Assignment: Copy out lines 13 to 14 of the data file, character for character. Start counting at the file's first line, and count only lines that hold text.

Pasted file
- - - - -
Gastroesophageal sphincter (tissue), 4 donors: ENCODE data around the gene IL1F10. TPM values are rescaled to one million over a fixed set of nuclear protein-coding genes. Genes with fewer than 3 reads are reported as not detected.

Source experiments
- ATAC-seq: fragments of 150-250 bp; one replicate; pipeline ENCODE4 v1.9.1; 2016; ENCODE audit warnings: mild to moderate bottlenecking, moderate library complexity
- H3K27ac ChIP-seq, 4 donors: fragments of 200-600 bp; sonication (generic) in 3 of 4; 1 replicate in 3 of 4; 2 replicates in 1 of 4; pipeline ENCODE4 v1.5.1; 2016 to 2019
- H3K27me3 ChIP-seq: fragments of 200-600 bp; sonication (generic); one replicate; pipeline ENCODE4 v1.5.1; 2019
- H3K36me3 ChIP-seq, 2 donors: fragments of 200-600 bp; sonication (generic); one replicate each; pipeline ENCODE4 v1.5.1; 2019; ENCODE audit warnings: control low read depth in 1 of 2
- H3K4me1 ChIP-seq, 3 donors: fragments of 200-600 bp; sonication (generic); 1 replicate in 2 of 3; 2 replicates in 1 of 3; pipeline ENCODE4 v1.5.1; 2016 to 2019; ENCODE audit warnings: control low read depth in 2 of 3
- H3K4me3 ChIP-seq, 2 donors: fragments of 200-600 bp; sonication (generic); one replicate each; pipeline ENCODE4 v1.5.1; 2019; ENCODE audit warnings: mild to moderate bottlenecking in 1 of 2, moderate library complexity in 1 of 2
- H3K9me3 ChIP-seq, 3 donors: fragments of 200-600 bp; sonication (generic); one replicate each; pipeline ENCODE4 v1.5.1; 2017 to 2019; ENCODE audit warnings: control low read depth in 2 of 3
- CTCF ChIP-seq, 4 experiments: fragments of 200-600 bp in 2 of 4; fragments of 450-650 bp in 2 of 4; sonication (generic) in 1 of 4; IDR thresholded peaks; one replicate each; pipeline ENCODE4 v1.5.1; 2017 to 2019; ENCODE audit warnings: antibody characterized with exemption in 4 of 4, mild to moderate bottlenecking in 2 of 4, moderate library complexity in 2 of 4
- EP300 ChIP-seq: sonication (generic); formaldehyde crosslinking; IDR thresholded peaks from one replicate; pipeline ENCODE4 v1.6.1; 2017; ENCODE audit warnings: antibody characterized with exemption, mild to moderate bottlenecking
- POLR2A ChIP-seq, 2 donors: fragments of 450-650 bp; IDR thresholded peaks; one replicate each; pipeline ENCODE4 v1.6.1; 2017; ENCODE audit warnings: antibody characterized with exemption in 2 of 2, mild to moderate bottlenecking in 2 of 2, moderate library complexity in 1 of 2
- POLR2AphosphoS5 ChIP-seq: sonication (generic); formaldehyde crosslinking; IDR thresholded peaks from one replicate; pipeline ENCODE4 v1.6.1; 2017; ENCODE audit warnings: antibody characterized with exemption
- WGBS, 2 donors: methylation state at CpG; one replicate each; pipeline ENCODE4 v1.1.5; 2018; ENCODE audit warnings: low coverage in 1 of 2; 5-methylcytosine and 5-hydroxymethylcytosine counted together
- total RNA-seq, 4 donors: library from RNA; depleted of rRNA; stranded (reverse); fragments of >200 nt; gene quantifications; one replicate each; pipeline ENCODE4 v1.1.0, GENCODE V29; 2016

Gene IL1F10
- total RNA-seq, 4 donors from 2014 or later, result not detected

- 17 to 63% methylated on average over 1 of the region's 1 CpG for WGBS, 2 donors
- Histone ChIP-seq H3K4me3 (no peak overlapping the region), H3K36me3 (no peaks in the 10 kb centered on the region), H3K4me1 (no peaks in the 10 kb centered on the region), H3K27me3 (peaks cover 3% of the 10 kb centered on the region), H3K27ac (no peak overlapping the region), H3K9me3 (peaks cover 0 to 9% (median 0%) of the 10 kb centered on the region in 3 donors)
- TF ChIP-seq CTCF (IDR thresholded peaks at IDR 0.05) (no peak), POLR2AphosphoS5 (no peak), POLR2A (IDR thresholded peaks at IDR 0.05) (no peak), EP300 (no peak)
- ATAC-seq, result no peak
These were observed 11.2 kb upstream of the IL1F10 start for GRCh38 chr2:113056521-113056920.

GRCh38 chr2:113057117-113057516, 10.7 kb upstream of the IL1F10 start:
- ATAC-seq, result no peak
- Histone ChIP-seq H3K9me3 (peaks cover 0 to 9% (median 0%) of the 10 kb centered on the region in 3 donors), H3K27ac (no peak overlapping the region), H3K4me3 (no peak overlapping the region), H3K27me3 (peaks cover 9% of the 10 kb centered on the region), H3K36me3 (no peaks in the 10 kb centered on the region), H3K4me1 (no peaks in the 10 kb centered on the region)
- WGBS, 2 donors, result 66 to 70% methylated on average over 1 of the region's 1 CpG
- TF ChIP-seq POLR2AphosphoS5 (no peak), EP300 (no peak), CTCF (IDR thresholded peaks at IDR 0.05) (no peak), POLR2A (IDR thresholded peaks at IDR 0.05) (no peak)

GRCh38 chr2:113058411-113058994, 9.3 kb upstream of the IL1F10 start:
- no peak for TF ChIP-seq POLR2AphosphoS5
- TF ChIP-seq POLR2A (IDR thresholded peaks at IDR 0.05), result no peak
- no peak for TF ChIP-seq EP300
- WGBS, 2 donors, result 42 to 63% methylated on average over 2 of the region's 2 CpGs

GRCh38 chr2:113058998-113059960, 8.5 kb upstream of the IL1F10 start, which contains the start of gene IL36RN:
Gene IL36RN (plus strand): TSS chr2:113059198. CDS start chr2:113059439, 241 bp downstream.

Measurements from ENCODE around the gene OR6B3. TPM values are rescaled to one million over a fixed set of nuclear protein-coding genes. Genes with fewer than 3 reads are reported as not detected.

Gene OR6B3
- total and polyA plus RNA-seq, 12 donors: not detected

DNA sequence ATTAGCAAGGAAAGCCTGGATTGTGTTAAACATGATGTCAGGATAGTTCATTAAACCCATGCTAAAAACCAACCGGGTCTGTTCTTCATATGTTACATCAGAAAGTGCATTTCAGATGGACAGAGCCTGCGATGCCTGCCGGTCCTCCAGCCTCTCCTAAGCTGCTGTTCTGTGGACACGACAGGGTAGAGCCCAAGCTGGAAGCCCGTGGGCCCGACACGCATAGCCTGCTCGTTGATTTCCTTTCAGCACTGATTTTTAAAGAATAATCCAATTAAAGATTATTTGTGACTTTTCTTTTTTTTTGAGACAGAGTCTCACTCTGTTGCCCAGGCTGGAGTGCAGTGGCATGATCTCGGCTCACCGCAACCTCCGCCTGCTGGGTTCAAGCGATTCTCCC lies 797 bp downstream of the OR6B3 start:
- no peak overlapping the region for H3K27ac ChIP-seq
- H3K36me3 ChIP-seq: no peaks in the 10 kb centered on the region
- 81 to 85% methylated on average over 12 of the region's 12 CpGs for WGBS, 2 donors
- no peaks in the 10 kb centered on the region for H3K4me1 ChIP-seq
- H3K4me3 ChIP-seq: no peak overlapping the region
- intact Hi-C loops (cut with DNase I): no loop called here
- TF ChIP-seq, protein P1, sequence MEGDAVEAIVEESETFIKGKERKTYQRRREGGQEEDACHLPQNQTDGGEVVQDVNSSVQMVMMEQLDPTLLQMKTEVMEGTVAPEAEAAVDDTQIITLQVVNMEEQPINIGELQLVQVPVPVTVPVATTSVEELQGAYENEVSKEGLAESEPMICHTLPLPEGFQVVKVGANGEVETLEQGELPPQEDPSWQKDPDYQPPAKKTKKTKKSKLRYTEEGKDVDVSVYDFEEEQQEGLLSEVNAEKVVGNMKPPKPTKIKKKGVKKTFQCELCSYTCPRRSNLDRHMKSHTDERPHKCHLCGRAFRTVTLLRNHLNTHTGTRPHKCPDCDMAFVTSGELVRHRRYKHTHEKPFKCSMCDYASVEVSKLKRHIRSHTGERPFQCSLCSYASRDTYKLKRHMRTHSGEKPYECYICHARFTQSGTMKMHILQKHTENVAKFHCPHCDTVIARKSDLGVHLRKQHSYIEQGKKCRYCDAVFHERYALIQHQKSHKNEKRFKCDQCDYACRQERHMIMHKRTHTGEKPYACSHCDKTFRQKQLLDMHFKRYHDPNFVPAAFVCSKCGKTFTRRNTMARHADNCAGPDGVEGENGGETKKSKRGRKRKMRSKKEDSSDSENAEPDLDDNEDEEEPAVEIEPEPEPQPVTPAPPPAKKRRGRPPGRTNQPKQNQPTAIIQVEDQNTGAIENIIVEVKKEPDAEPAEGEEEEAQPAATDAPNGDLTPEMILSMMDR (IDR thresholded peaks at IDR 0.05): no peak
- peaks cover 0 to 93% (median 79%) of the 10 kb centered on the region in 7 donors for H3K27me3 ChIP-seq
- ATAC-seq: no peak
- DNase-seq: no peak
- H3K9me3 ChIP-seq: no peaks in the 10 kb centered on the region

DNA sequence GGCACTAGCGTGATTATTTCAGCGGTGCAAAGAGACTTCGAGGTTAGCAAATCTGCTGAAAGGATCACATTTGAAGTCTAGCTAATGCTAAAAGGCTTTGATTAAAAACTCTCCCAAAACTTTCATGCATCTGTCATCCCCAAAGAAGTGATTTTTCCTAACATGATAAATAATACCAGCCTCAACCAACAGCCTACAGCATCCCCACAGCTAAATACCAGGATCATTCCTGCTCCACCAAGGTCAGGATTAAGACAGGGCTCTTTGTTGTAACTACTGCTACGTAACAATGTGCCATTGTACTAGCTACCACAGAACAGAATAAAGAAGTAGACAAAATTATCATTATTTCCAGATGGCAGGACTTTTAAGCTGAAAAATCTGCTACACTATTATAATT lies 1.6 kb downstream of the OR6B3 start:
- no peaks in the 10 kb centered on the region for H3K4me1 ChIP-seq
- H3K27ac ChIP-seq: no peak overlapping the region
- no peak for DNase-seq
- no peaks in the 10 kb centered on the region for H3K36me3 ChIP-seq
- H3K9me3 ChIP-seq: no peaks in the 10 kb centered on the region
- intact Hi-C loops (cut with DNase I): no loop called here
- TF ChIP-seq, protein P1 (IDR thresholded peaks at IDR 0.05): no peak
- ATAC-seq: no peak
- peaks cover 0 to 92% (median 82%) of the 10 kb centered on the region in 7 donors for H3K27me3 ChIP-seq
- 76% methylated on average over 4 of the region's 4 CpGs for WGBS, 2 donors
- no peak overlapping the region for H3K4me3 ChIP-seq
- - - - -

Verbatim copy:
- POLR2AphosphoS5 ChIP-seq: sonication (generic); formaldehyde crosslinking; IDR thresholded peaks from one replicate; pipeline ENCODE4 v1.6.1; 2017; ENCODE audit warnings: antibody characterized with exemption
- WGBS, 2 donors: methylation state at CpG; one replicate each; pipeline ENCODE4 v1.1.5; 2018; ENCODE audit warnings: low coverage in 1 of 2; 5-methylcytosine and 5-hydroxymethylcytosine counted together